MedicalResearch.com Interview with: [caption id="attachment_28678" align="alignleft" width="144"]Paolo Bossi MD Medical Oncologist Head and Neck Cancer Department  IRCCS Istituto Nazionale dei Tumori Foundation Milan, Italy Dr. Paolo Bossi[/caption] Paolo Bossi MD Medical Oncologist Head and Neck Cancer Department IRCCS Istituto Nazionale dei Tumori Foundation Milan, Italy MedicalResearch.com: What is the background for this study? What are the main findings? Response: Precise, clear and unbiased reporting of adverse events (AE) is essential to ensure safety of the new drugs. It is crucial also in engaging patients and physicians in a shared decision making: before starting a new treatment I need to discuss with my pt what are the expected benefits and what the toxicities of a new drugs. However, in parallel to the discovery and development of new drugs, little attention has been paid to modernization of the way of collecting toxicities. This line of reasoning is particularly true for new or "relatively new" drugs, such as immunotherapy (IT) and targeted agents (TT). So, we analysed all the trials that lead to the approval of TT or IT from 2000 – 2015 retrieved by FDA database.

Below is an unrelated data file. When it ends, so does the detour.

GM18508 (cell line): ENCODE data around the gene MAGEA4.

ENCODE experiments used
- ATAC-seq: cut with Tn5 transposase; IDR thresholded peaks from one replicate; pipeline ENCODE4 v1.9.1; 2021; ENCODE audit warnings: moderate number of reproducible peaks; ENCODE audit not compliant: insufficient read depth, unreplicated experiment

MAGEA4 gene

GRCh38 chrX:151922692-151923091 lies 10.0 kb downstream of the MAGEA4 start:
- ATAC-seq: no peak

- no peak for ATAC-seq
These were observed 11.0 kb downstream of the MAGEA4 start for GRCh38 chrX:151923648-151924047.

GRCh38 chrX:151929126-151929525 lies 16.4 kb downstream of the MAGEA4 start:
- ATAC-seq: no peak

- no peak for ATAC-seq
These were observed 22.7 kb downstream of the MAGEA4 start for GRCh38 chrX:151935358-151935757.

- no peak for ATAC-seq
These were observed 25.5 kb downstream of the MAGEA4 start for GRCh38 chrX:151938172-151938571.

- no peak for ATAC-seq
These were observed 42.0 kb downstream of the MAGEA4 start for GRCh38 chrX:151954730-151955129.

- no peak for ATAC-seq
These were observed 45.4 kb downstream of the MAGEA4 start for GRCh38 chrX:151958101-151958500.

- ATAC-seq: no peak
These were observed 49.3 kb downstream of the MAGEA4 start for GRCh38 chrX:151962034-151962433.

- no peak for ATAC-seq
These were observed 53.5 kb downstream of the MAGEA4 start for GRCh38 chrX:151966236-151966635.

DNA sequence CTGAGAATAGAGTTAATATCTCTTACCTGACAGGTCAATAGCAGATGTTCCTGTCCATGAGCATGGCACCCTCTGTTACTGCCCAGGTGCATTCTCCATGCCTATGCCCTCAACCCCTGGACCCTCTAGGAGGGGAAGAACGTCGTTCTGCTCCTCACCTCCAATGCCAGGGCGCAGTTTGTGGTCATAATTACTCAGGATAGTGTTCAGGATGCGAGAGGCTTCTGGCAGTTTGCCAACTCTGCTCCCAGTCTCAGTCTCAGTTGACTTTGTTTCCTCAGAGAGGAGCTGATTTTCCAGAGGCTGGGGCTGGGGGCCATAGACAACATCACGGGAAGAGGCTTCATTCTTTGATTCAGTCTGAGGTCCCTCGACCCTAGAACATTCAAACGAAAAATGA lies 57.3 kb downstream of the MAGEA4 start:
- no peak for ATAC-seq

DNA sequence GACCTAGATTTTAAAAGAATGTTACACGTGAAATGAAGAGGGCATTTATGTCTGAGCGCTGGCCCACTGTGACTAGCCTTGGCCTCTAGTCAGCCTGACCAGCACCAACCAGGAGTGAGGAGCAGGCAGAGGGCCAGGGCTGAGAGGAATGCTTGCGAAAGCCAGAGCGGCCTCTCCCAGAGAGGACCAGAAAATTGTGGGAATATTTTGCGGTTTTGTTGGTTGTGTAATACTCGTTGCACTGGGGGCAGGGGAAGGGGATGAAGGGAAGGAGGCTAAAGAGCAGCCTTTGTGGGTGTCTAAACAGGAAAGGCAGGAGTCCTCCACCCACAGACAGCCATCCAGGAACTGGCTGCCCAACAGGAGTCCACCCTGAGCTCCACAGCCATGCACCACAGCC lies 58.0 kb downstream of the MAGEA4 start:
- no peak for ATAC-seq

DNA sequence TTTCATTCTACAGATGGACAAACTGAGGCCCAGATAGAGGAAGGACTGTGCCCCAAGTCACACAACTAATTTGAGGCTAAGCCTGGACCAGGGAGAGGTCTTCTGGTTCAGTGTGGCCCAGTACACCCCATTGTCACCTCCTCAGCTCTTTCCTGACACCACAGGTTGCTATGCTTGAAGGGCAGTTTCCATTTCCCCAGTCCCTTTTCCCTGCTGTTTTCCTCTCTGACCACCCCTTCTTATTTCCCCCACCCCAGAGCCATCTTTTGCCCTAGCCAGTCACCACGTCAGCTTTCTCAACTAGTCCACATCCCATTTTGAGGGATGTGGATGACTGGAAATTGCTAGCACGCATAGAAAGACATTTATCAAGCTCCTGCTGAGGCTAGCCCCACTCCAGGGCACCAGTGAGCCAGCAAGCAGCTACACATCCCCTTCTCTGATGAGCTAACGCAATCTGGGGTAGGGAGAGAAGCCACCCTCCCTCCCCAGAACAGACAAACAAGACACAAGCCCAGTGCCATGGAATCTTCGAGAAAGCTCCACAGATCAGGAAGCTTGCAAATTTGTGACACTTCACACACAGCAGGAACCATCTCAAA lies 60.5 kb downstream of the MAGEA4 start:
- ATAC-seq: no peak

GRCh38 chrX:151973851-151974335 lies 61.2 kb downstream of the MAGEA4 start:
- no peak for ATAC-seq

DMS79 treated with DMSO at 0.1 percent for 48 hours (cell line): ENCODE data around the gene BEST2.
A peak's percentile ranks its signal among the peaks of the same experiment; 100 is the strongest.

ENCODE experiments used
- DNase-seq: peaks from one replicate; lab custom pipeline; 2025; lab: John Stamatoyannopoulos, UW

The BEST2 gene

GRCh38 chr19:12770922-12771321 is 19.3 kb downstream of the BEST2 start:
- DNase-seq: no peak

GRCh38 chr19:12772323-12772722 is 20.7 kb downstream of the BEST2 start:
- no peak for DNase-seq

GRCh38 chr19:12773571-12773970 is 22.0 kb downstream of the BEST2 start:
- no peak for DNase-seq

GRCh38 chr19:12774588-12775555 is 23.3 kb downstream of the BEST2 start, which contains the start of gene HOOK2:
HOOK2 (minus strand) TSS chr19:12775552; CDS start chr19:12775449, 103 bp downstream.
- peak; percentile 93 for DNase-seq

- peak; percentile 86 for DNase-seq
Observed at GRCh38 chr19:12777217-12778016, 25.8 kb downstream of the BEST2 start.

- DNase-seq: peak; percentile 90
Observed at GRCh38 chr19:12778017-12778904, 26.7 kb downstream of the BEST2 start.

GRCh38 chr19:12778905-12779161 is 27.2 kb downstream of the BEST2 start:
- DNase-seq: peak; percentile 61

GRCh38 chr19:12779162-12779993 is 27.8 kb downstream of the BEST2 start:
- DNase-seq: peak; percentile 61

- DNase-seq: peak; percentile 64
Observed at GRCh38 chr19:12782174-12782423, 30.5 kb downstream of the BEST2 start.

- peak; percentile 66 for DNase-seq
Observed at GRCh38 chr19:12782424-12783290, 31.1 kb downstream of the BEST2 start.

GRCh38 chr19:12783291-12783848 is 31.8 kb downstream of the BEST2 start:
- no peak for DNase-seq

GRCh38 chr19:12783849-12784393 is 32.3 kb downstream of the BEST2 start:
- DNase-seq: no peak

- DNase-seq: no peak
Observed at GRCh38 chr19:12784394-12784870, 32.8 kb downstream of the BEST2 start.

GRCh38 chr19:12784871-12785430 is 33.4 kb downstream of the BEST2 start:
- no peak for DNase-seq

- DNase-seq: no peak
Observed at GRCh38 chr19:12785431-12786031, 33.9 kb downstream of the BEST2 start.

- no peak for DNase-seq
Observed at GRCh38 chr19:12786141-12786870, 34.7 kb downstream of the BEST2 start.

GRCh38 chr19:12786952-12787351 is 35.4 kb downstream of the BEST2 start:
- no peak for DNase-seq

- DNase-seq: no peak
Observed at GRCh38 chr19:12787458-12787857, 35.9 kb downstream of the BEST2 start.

Author Interviews, Biomarkers, UCSF / 10.05.2015